By CNN Foreign Affairs Correspondent Jill Dougherty reporting from Dushanbe, Tajikistan
This summer the United States met with the Haqqani terrorist network at the request of Pakistan’s intelligence service, the ISI, according to a senior State Department official.
That official traveling with Secretary of State Hillary Clinton in Pakistan, told reporters “it was one meeting in the summer, the ISI asked us to have it, the Afghans also knew about it.”
Secretary of State Hillary Clinton first mentioned the contact with the Haqqani network during a roundtable discussion with Pakistani journalists in Islamabad Thursday.
“We have reached out to the Taliban, we have reached out to the Haqqani network,” she said, “to test their willingness and their sincerity and we are now working among us – Afghanistan, Pakistan and the United States – to try to put together a process that would sequence us toward an actual negotiation.”
Clinton called it a “preliminary meeting to essentially just see if they would show up for even a preliminary meeting."
“We believe that there is now an opportunity for us to begin talking but there is no guarantee that the talking will move us toward anything that will result in a peaceful resolution," Clinton added.
Briefing reporters after the round-table the senior State Department official, speaking on background because of the diplomatic sensitivity of the issues, said “We have had a lot of informal straws in the wind” to support the Afghan process of reconciliation.
In the meeting with the Haqqanis, the official said, the U.S. message was “very clear:” the door is open to those who can meet red lines set by the Afghans and Americans for any reconciliation: renounce violence, renounce al Qaeda and accept the Afghan constitution’s guarantees for the rule of law and women’s rights.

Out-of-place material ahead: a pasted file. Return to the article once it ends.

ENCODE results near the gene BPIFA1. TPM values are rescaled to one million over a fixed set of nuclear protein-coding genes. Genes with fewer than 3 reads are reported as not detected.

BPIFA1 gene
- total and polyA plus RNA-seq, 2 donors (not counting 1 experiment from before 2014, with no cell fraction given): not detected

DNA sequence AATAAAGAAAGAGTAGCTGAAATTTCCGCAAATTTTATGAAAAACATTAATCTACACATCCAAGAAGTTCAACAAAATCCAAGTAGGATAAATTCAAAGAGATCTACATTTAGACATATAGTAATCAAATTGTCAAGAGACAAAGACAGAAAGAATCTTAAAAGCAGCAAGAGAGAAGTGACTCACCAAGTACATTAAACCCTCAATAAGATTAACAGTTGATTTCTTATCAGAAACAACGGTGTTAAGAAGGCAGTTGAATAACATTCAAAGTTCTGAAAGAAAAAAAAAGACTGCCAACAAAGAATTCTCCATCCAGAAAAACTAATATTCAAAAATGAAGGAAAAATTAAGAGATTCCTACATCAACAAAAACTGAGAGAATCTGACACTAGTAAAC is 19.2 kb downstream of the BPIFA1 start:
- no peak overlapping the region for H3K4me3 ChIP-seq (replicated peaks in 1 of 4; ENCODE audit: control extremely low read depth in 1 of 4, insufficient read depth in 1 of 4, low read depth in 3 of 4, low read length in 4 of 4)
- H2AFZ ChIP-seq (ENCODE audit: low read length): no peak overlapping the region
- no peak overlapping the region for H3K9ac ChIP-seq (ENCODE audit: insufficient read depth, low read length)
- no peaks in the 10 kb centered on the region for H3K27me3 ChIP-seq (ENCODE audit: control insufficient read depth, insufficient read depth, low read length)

“Those who want to keep fighting us and the Afghans,” the official said, “we are prepared to fight.”
The key issue in reconciliation, the official explained, is “how you conduct the dialogue.” Pakistan, Afghanistan and the United States all agree on the “red lines” and that it must be an Afghan-led process. Pakistan must “play its part to encourage reconciliation and if the U.S. can play a helpful role, the official said, “then we would be available to do it.”
But talking is just one side of a new formulation of U.S. strategy in Afghanistan and Pakistan: “fight, talk and build.”
During Clinton’s trip to Pakistan, the official said, “We talked about the need for steps in days and weeks, not in months and years. We want to inject a sense of urgency in articulating and implementing the squeeze strategy on this side of the border….the situation is urgent.”
That echoed what the Secretary of State herself said at the roundtable:
“In order to get to the talking, you have to keep fighting.”